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2006-01-03 The Brimstone Chronicles

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|   | ! The Brimstone Chronicles
Updates from Sodom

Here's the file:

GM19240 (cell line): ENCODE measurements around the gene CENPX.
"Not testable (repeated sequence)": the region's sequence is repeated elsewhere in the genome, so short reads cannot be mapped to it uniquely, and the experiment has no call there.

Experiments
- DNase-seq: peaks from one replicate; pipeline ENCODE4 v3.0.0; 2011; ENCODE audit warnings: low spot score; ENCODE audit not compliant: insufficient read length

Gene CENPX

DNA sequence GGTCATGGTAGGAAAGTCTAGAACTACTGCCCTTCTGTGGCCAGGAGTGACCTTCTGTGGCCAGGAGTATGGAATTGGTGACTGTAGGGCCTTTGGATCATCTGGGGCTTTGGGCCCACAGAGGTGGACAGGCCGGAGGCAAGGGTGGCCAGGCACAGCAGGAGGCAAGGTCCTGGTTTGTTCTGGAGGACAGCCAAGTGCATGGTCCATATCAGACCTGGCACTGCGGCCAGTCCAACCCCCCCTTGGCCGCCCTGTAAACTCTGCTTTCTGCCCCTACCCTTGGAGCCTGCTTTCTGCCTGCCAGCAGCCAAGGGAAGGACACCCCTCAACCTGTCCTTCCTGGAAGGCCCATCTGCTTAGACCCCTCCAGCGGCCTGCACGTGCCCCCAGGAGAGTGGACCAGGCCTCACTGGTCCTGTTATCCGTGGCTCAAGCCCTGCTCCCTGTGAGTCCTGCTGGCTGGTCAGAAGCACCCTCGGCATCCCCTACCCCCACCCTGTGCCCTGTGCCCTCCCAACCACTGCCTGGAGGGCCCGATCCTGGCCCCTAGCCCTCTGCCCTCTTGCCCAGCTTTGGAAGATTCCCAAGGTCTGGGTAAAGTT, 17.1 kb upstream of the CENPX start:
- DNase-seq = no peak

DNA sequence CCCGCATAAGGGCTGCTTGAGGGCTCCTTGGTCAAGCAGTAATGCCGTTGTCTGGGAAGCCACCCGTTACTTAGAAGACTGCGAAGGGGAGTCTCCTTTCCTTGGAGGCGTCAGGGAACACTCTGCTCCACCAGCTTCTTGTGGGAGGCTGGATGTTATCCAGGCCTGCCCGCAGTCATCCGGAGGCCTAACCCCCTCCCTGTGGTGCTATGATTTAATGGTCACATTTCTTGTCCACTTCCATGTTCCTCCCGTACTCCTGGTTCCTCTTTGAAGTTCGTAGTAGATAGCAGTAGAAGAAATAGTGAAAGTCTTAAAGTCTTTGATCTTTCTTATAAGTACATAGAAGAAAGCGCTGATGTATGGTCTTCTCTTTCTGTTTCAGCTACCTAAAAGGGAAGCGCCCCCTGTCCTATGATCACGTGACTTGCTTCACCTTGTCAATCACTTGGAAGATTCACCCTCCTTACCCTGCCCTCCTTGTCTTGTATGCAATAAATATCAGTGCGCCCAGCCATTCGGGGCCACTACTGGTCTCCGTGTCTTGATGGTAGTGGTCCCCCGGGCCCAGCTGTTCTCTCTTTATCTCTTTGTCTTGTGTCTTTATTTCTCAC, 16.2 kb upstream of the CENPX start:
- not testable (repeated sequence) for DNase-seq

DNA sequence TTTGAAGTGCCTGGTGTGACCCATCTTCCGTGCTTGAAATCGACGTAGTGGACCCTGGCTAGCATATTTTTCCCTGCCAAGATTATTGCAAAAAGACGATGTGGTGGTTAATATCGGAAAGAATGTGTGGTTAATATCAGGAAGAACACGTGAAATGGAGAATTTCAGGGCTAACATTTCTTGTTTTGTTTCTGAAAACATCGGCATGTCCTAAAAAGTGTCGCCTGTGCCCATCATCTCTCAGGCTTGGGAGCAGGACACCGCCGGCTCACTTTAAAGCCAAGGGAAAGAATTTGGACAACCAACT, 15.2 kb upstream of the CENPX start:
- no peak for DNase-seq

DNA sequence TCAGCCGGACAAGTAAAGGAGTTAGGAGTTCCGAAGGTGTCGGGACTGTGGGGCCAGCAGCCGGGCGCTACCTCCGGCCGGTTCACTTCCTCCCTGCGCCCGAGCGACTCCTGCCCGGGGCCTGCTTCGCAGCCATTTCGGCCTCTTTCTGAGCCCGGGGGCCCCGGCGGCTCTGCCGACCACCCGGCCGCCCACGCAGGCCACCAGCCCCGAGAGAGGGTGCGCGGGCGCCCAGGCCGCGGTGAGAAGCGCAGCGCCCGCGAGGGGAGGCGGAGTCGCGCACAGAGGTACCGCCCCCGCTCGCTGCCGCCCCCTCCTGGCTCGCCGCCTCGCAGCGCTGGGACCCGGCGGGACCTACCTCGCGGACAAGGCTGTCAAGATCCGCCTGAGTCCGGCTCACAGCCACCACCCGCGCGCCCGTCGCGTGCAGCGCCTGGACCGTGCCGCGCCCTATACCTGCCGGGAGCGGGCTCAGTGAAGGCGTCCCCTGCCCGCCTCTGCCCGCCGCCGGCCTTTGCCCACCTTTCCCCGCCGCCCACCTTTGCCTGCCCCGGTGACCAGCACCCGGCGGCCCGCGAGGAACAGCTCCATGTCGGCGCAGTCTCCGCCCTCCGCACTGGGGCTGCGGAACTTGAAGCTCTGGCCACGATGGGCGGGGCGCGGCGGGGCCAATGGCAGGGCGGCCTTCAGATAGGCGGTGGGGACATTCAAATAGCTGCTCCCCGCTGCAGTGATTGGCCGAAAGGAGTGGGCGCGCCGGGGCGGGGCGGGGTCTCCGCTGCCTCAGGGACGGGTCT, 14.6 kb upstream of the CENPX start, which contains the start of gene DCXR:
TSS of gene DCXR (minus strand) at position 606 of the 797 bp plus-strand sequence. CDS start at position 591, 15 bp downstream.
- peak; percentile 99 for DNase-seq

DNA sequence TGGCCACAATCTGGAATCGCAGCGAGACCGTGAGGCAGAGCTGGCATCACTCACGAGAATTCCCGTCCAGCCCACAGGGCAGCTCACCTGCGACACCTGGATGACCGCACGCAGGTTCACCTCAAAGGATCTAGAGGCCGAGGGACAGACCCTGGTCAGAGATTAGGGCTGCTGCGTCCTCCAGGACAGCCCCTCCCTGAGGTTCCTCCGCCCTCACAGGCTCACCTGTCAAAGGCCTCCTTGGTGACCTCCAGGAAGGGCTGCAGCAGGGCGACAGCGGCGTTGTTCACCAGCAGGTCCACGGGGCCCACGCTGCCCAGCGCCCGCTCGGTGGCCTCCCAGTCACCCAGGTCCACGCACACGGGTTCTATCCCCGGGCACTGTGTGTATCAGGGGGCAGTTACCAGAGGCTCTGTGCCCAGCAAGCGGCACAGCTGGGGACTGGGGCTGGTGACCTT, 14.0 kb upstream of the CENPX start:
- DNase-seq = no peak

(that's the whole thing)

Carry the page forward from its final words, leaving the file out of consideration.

Dear Friends and Partners,I left early Sunday morning, January 1st for the Middle East. I will first be conducting museum business with the Israelis for two days and then I'm off to Jordan, Tall el Hammim to be precise. Tall el Hammim is the proposed ancient site of Sodom which, our team will be excavating. As part of a series of updates I thought I'd begin by giving you a little information about the country of Jordan itself.In the next Focal Point E-missions Update I will give you general information about Tall el Hammim.I would like for you to pray for: 1.      Safe traveling, 2.      As little border crossing hassles as possible, 3.      Physical stamina for the rigors of excavation, 4.      Success for the team in this crucial first probe of the mound, and 5.      The final money to cover all the expenses of this expedition. Brief history of JordanThe land that became present-day Jordan forms part of the history-rich Fertile Crescent region. Its known history began around 2000 B.C., when Semitic Amorites settled around the Jordan River in the area called Canaan. Subsequent invaders and settlers included Hittites, Egyptians, Israelites, Assyrians, Babylonians, Persians, Greeks, Romans, Byzantines, Arab Muslims, Christian Crusaders, Mameluks, Ottoman Turks, and, finally, the British. At the end of World War I, the territory now comprising Israel, Jordan, the West Bank, the Gaza Strip, and Jerusalem was awarded to the United Kingdom by the League of Nations as the mandate for Palestine. In 1922, in an attempt to assuage Arab anger resulting from the Balfour Declaration, with the approval of the League of Nations, the British created the semi-autonomous, Arab Emirate of Transjordan in all Palestinian territory east of the Jordan River. The British installed the Hashemite Prince Abdullah, while continuing the administration of Palestine and Transjordan under a single British High Commissioner. The mandate over Transjordan ended on May 22, 1946; on May 25th, the country became the independent Hashemite Kingdom of Transjordan.Politics of JordanJordan is a constitutional monarchy based on the constitution promulgated on January 8, 1952. Executive authority is vested in the king and his council of ministers. The king signs and executes all laws. His veto power may be overridden by a two-thirds vote of both houses of the National Assembly. He appoints and may dismiss all judges by decree, approves amendments to the constitution, declares war, and commands the armed forces. Cabinet decisions, court judgments, and the national currency are issued in his name. The council of ministers, led by a prime minister, is appointed by the king, who may dismiss other cabinet members at the prime minister's request. The cabinet is responsible to the Chamber of Deputies on matters of general policy and can be forced to resign by a two-thirds vote of "no confidence" by that body.Legislative power rests in the bicameral National Assembly. The 110-member Chamber of Deputies, elected by universal suffrage to a 4-year term, is subject to dissolution by the king. Nine seats are reserved for Christians, 6 for women, and three for Circassians and Chechens. The 40-member Senate is appointed by the king for an 8-year term.The constitution provides for three categories of courts – civil, religious, and special. Administratively, Jordan is divided into eight governorates, each headed by a governor appointed by the king. They are the sole authorities for all government departments and development projects in their respective areas.King Hussein ruled Jordan from 1953 to 1999, surviving a number of challenges to his rule, drawing on the loyalty of his military, and serving as a symbol of unity and stability for both the East Bank and Palestinian communities in Jordan. King Hussein ended martial law in 1991 and legalized political parties in 1992. In 1989 and 1993, Jordan held free and fair parliamentary elections. Controversial changes in the election law led Islamist parties to boycott the 1997 elections.King Abdullah II succeeded his father Hussein following the latter's death in February 1999. Abdullah moved quickly to reaffirm Jordan's peace treaty with Israel and its relations with the United States. Abdullah, during the first year in power, refocused the government's agenda on economic reform.Jordan's continuing structural economic difficulties, burgeoning population, and more open political environment led to the emergence of a variety of political parties. Moving toward greater independence, Jordan's parliament has investigated corruption charges against several regime figures and has become the major forum in which differing political views, including those of political Islamists, are expressed. While King Abdullah remains the ultimate authority in Jordan, the parliament plays an important role.Geography of JordanJordan is a Middle Eastern country, bordered by Syria to the north, Iraq to the northeast, Saudi Arabia to the east and south and Israel and West Bank to the west. All these border lines add up to 1619 km. The Gulf of Aqaba and the Dead Sea also touch the country, and thus Jordan has a coastline of 26 km.Jordan consists mostly of arid desert plateau in the east, with Highland area in the west. The Great Rift Valley of the Jordan River separates Jordan and Israel. The highest point in the country is Jabal Ram, while the lowest is the Dead Sea. Jordan is considered to be part of the "cradle of humanity".Major cities include the capital Amman in the northwest, Irbid and Az Zarqa, both in the north.The climate in Jordan is dry and hot, since the country is mainly desert. However, the western part of the country receives greater precipitation during the rainy season from November to April.Demographics of JordanJordanians are Semitic Levantines , except for a few small communities of Chechens, Circassians, Armenians, and Kurds which have adapted to Arabic culture. The official language is Arabic, but English is used widely in commerce and government. About 70% of Jordan's population is urban; less than 6% of the rural population is nomadic or semi-nomadic. Most people live where the rainfall supports agriculture. About 2.6 million persons registered as Palestinian refugees and displaced persons reside in Jordan, most as citizens.  |   |